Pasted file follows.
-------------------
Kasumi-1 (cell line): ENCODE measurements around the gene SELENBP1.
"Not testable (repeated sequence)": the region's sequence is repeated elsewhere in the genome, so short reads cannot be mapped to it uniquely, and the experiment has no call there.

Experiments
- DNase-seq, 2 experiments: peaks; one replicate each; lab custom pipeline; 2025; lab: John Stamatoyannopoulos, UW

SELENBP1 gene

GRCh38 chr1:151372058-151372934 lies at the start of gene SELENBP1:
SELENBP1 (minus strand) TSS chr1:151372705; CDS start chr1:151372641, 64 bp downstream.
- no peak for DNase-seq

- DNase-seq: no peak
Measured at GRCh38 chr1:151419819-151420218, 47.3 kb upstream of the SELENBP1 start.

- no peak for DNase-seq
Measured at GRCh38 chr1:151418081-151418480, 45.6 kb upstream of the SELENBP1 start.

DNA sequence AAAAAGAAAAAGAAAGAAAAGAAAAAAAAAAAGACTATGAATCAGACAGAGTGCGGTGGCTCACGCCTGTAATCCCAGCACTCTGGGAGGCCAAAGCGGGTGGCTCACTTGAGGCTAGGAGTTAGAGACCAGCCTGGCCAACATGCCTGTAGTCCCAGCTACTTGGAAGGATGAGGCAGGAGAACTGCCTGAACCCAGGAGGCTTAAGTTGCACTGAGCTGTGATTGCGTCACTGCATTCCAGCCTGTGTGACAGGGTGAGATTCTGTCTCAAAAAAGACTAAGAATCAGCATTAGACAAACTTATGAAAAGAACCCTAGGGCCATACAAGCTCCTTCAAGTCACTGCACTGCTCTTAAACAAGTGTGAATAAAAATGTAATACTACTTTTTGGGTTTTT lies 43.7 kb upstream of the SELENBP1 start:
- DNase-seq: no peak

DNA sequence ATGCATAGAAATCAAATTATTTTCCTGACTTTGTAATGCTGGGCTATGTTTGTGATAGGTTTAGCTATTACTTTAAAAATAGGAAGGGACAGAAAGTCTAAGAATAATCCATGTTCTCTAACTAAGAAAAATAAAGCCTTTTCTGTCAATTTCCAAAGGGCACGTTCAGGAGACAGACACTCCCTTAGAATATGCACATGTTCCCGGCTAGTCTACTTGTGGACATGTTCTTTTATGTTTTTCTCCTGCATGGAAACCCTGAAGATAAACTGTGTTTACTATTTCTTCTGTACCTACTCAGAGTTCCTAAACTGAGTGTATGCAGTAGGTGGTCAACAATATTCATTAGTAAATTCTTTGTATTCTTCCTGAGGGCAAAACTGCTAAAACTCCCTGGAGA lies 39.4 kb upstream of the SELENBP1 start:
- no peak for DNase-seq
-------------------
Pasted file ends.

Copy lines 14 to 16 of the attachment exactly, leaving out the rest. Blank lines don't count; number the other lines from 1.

- DNase-seq: no peak

DNA sequence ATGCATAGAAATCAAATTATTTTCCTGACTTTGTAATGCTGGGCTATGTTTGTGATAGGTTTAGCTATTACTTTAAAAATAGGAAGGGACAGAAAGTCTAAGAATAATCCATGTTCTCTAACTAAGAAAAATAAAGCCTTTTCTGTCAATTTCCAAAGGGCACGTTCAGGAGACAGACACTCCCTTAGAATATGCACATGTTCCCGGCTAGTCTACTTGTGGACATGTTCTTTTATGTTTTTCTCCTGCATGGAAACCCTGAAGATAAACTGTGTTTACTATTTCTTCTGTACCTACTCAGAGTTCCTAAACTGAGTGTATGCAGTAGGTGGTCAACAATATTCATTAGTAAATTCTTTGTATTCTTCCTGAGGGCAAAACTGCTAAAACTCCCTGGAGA lies 39.4 kb upstream of the SELENBP1 start:
- no peak for DNase-seq